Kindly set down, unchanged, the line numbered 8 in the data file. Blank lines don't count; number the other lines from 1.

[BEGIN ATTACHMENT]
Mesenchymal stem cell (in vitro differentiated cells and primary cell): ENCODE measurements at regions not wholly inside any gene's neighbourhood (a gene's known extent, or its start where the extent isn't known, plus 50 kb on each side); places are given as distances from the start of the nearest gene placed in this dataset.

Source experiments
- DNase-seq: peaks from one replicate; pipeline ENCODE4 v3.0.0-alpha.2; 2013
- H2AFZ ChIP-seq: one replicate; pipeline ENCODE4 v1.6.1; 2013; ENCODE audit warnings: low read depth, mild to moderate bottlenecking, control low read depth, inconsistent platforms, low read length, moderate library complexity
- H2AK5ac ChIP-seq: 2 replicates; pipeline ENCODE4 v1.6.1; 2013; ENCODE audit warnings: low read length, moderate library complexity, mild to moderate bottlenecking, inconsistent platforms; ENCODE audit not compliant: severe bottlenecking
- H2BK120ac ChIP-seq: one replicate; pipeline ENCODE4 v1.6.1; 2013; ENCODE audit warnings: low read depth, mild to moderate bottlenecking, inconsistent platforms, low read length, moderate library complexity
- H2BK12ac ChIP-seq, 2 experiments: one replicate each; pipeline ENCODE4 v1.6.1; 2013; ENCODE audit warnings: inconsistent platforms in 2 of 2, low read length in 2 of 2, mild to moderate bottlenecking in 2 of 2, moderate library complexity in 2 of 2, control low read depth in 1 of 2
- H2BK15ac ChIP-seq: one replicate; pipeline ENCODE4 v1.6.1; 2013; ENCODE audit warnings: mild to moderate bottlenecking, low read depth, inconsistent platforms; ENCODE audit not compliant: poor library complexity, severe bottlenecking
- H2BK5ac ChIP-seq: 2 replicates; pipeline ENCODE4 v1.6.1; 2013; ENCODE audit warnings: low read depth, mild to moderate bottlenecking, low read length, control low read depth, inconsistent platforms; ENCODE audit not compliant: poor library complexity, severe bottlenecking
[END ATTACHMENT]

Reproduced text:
- H2BK15ac ChIP-seq: one replicate; pipeline ENCODE4 v1.6.1; 2013; ENCODE audit warnings: mild to moderate bottlenecking, low read depth, inconsistent platforms; ENCODE audit not compliant: poor library complexity, severe bottlenecking